AE: What was it like editing the poems for this project? Can you recommend a favourite pairing of text, illustration and/or recipe?
DL: I hate to play favourites! But since you asked, the illustration pairing for Tse Hao Guang’s piece “A Big Pile of Bak Chor Mee” is an inspired one, by artist Adeline Tan. It perfectly conveys the deranged gluttony that drives so many of us gourmands.
AE: In your opinion, how does the current state of the pandemic in Singapore affect writers (or the literary scene) in Singapore?
DL: The thing I miss most is of course events of all sorts, but especially festivals and book launches. I fear it means that we’re sticking to our existing circles, and that collaborations and conversations aren’t going to go past these relationships, because that common space for informal chit-chat and relationship-building has shrunk. The Singapore Writers Festival used to play a key role in bringing together Singapore writers, but also bringing in a welcome pollination of ideas and styles from outside Singapore, and unfortunately that has all stopped. There is always a necessary duality to literary events: the public performance, and the private conversations. The latter are often the more rewarding encounters for writers.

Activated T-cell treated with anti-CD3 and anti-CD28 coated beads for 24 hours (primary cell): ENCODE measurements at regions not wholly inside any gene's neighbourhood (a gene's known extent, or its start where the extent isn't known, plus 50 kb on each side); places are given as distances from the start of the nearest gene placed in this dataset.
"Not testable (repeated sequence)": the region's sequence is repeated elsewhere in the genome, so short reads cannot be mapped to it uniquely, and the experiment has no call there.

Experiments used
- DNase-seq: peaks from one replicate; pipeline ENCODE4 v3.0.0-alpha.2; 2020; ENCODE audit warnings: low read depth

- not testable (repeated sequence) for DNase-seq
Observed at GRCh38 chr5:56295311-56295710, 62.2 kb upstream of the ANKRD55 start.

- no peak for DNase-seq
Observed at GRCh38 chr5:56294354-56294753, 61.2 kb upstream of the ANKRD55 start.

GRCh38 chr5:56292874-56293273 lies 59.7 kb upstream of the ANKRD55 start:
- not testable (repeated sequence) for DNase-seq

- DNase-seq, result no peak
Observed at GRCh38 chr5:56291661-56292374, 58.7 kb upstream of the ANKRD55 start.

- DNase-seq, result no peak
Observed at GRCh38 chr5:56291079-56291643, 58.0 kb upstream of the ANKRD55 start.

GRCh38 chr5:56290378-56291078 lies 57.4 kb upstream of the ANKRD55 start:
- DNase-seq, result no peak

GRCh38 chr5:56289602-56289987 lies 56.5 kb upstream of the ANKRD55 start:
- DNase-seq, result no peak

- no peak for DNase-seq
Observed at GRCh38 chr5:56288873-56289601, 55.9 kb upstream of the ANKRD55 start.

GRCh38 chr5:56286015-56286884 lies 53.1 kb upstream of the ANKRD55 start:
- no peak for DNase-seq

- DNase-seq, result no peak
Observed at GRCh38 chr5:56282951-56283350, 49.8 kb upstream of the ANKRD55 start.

AE: What is a question you’ve been asking yourself recently?
DL: Is poetry outdated technology?
AE: Who is a Singapore artist or creative whose work you enjoy, and why?
DL: I have been thinking about and reading the work of Yeow Kai Chai, whose third book of poems, One to the Dark Tower Comes, was published last year. His voice is a singular one that stands out to me, and it always perplexes me how Kai Chai came to write the way he writes: experimental, loopy, manic. When we look back in a decade or so, I suspect Kai Chai’s stature will only grow, in the way Arthur Yap’s has over the years.
AE: Complete this sentence: 2021 is a year of….
View Local Flavours here. Users can also order a digital care pack for friends and family who miss Singapore food and are unable to travel during this time: each pack includes some further reading, a recipe to try at home, as well as digital stickers for Whatsapp and Telegram. Local Flavours is a programme of Singapore HeritageFest 2021.